A former aide of British Prime Minister Boris Johnson revealed a text messaging exchange Wednesday in which the U.K. leader called his health minister's coronavirus testing drive "totally hopeless," resuming a heavy campaign of criticism against the government.
Johnson's Downing Street office said it would not engage with every allegation made by Dominic Cummings, who left the office late last year. In a blog posting, Cummings intensified his criticism of Johnson and health minister Matt Hancock over their handling of the pandemic, less than a month after accusing the government of being responsible for thousands of avoidable COVID-19 deaths.
Despite questioning British leader's fitness for his role as prime minister and castigating the government's fight against COVID-19, Cummings' criticism has yet to seriously puncture Johnson's ratings in opinion polls.
In his posting on Wednesday, Cummings shared screenshots of the conversations, which he said were with the prime minister, in which Johnson responded to Cummings' complaints about the slow progress of Hancock's efforts with the words "Totally (blanked expletive) hopeless."
Cummings said people should ask Johnson why he had kept Hancock in his position if he thought so little of him. Johnson's spokesperson said he had not asked the prime minister directly about the new allegations, and declined to comment on the authenticity of the exchange.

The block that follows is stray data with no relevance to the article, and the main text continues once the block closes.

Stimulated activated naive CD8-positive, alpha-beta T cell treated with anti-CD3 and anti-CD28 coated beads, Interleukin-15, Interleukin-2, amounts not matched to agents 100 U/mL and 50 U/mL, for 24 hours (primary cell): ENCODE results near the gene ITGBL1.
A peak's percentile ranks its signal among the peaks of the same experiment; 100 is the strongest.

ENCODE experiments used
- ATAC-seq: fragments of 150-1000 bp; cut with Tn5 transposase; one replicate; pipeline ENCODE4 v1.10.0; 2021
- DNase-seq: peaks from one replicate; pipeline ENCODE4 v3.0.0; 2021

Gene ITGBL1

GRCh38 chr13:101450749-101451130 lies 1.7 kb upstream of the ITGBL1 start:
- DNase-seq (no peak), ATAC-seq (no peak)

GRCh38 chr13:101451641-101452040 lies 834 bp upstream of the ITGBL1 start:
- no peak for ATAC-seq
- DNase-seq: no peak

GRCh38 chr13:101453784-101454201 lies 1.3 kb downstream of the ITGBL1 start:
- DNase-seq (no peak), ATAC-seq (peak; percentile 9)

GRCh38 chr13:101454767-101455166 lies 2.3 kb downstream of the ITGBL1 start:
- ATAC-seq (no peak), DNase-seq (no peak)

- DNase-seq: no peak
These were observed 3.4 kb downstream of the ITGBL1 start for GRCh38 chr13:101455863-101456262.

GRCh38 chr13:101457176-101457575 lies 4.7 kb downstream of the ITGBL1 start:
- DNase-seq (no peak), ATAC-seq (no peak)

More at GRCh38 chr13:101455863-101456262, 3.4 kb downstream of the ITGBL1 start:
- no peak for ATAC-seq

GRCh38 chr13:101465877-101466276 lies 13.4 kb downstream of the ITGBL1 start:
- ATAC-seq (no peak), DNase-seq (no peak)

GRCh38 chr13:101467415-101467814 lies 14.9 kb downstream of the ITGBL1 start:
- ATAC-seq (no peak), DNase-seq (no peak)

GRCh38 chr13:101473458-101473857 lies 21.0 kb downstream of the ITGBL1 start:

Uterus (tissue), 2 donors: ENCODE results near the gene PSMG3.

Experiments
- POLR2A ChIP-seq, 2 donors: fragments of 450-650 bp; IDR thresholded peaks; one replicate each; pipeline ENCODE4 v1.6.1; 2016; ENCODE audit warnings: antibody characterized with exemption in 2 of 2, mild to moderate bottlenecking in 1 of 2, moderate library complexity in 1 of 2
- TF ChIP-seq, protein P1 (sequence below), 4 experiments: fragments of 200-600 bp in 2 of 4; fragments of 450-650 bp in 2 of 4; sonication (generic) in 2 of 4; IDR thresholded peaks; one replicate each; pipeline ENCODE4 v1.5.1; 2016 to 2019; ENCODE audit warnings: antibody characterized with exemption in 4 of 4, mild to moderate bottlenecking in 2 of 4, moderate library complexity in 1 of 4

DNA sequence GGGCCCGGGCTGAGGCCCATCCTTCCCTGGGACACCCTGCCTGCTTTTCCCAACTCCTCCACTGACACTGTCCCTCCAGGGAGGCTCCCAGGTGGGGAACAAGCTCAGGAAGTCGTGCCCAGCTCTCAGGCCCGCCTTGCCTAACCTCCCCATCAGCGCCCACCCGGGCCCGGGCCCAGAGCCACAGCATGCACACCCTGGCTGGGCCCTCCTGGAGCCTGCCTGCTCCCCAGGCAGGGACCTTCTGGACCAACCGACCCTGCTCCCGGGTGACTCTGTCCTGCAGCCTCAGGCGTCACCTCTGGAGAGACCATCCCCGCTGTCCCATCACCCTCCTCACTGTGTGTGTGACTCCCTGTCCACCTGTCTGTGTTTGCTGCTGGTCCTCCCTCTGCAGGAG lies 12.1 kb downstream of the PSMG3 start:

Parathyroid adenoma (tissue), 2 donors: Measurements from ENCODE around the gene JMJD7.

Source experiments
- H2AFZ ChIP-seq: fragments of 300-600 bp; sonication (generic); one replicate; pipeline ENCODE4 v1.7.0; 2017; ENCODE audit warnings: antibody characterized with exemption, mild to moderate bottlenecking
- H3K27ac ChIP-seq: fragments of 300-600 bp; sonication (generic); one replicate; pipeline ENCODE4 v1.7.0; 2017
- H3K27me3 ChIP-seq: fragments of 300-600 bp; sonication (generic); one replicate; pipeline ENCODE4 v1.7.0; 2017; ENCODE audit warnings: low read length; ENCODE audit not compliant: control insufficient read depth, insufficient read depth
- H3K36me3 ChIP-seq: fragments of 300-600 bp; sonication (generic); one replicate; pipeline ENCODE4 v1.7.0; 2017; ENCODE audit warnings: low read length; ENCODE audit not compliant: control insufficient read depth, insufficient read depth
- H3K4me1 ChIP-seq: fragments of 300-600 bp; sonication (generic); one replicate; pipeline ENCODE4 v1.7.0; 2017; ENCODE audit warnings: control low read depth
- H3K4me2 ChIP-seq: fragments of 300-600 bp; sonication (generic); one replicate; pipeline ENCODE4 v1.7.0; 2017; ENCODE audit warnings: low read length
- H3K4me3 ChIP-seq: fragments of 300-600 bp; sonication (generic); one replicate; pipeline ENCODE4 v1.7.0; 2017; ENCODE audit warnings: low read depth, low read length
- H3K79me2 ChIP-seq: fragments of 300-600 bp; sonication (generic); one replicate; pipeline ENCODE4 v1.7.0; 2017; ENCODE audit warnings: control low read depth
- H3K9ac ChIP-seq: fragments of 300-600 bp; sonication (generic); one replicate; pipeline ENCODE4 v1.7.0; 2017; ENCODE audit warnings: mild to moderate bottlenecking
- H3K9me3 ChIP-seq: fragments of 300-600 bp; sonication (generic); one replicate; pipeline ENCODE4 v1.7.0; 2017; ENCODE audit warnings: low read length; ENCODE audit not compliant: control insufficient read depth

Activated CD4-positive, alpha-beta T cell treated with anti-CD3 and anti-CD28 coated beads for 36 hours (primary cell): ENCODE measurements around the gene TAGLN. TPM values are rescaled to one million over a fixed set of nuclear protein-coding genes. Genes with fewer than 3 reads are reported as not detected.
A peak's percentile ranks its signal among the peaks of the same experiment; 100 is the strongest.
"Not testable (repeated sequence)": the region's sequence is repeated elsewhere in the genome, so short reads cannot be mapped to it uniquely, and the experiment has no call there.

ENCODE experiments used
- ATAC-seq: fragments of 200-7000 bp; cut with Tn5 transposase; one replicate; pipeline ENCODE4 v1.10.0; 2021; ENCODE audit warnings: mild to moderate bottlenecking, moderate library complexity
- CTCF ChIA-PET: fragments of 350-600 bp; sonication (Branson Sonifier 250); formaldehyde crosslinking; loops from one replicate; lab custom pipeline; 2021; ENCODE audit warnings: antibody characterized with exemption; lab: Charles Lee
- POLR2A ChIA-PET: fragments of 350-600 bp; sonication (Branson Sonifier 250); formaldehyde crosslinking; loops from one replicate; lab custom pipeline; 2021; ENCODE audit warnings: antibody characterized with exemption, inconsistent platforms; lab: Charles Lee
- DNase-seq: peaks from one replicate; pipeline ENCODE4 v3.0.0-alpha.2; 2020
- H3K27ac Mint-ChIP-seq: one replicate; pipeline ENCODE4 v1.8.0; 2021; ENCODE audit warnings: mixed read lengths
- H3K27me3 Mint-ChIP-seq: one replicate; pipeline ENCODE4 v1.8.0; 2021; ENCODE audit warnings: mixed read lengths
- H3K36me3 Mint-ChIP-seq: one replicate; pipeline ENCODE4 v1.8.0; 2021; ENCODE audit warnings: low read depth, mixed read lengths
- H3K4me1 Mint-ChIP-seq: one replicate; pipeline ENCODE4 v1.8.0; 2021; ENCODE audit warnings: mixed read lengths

"I don't plan to engage with every allegation made. The prime minister has set out that we will hold a public inquiry next year, the health secretary has given hours of evidence to the parliamentary committee and I have taken a number of questions on this issue previously," he told reporters. "Our focus is on recovering from the pandemic, moving through the road map, distributing vaccines and delivering on the public's priorities."
The deputy leader of the main opposition Labour Party, Angela Rayner, said the "questions raised today go to the heart of the prime minister’s direct and personal responsibility for the U.K.’s shocking death toll."
In seven hours of questioning by a parliamentary committee last month, Cummings had said it was "crackers" that Johnson was prime minister and aired particular disdain for Hancock, accusing him of repeatedly lying in government meetings.
Hancock rejected the allegations, and some in the Conservative Party say that Cummings has an axe to grind after being forced from his post. But in his latest blog, Cummings goes into how he remembers day-to-day decisions and underlines his criticism of the prime minister, who he accused of taking things offline "as soon as things get 'a bit embarrassing' ... before shouting 'forward to victory,' doing a thumbs-up and pegging it out of the room."
He again said Johnson wanted to leave office, saying he "had a clear plan to leave at the latest a couple of years after the next election." Johnson's spokesperson quoted the prime minister's words when similar allegations were raised, calling them "utter nonsense."